Humanities

A Secular Miracle

Peter E. Gordon— In 1770, the empress Maria Theresa summoned to the Viennese court an imperial counselor named Wolfgang von Kempelen, a man from the Hungarian city of Pressburg who was already well esteemed for his services to the state. In an era when the German language was displacing Latin

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A Conversation with Hoda Barakat

Next month, Yale University Press is pleased to publish Voices of the Lost by Hoda Barakat, translated from the Arabic by Marilyn Booth, a novel that weaves together a series of devastating confessions about life in contemporary Arab society. We sat down with Hoda to discuss the relationship between literature and

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Making Room for Books

Andrew Pettegree and Arthur der Weduwen— When in 1656 Rembrandt was forced to declare bankruptcy, a full inventory was made of all of his remaining possessions. Among the paintings, furniture and household goods at the house on the Breestraat, were only twenty-two books. By this time Rembrandt, one of the

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Heinrich Heine

George Prochnik— What’s life without glory, blazing love affairs, and apple tarts? That’s to say, what is life without song and true liberation for all? Heinrich Heine at thirteen, diminutive and dashing with wavy chestnut hair and a passion for play, charged into the crowd beneath the linden trees of

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Are They Not Mad?

Jonathan Rée— Without books, according to Hobbes, we could not be ‘excellently wise’, but on the other hand we would not be ‘excellently foolish’ either. “They which trust to books, do as they that cast up many little summs into a greater, without considering whether those little summes were rightly

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A Conversation with Michel Faïs

Earlier this month, Yale University Press published Mechanisms of Loss by Michel Faïs, translated from the Greek by David Connolly, a duet of provocative novellas that examine contemporary Greek identity and postmodernity. To mark the occasion, editorial intern Matthew Blake sat down with Michel to discuss the novellas and explore questions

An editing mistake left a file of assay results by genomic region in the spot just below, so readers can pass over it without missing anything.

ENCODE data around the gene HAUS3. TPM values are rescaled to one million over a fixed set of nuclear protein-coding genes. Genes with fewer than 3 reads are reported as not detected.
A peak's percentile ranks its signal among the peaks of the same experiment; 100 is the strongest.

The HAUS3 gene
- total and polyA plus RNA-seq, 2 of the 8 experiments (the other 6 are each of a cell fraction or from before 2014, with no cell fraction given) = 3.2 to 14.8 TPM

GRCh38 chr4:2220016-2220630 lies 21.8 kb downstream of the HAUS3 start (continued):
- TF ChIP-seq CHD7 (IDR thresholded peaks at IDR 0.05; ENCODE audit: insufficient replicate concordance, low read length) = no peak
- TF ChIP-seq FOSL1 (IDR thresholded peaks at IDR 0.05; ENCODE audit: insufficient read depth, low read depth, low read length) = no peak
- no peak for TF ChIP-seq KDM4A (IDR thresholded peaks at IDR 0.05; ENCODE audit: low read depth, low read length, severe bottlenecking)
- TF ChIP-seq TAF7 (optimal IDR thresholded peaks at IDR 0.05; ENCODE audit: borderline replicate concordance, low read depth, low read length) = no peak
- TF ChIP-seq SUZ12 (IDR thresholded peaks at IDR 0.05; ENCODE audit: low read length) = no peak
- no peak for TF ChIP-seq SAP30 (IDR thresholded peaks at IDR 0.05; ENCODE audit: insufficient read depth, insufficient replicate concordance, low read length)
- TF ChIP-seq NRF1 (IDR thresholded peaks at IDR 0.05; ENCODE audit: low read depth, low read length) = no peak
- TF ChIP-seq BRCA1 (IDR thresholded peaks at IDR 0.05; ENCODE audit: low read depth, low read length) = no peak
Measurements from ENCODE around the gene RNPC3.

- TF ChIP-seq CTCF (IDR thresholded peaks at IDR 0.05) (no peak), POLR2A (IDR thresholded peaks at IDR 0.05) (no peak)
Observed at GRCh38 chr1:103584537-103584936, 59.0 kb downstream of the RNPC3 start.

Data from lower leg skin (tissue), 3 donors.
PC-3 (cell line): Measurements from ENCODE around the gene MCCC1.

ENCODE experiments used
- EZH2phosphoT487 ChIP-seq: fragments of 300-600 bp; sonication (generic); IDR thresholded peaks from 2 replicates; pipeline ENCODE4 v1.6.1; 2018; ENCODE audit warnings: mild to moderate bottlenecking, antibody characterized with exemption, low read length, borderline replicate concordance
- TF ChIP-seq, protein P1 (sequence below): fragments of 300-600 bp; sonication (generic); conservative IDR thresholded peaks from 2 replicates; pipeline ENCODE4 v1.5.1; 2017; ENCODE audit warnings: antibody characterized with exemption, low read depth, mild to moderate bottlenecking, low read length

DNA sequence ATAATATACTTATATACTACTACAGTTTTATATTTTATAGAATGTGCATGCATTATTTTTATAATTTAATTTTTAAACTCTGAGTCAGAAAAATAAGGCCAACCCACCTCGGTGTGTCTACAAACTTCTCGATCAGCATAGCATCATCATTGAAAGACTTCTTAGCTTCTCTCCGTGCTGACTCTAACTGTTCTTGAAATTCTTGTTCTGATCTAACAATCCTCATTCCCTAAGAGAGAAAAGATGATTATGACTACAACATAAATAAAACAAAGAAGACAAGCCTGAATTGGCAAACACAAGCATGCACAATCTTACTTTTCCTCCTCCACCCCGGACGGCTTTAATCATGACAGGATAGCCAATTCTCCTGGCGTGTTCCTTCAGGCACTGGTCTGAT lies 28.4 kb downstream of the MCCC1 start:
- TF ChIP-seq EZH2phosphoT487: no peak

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Little Red Riding Hood

Alberto Manguel— There are characters whose name reveals their skin color (Snow White), their ability (Spiderman), their size (Thumbelina). Others, their dress. A short blood-colored cape defines the adventurous girl dreamt up by Charles Perrault towards the end of the seventeenth century. She has a whiff of the guileless temptress,

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Tragedy

Terry Eagleton— All art has a political dimension, but tragedy actually began life as a political institution. Indeed, for Hannah Arendt it is the political art par excellence. Only in theatre, she writes, ‘is the political sphere of human life transposed into art’. In fact, ancient Greek tragedy is not

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A Conversation with Patrick Modiano

The latest work from Nobel laureate Patrick Modiano, Invisible Ink is a spellbinding tale of memory and its illusions. Private detective Jean Eyben receives an assignment to locate a missing woman, the mysterious Noëlle Lefebvre. While the case proves fruitless, the clues Jean discovers along the way continue to haunt him.

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In Timbuktu with Jean Paul de Dadelsen

Two thousand and eleven, when palm trees without numberRustled, shading tomatoes and cucumbersAll around Timbuktu,And mental trees, planted by the town council,Offered orchards to every studious sibylAnd to sleepers too! This is the opening stanza of “The Orchards of Timbuktu” by Jean-Paul de Dadelsen, translated from the French by Marilyn

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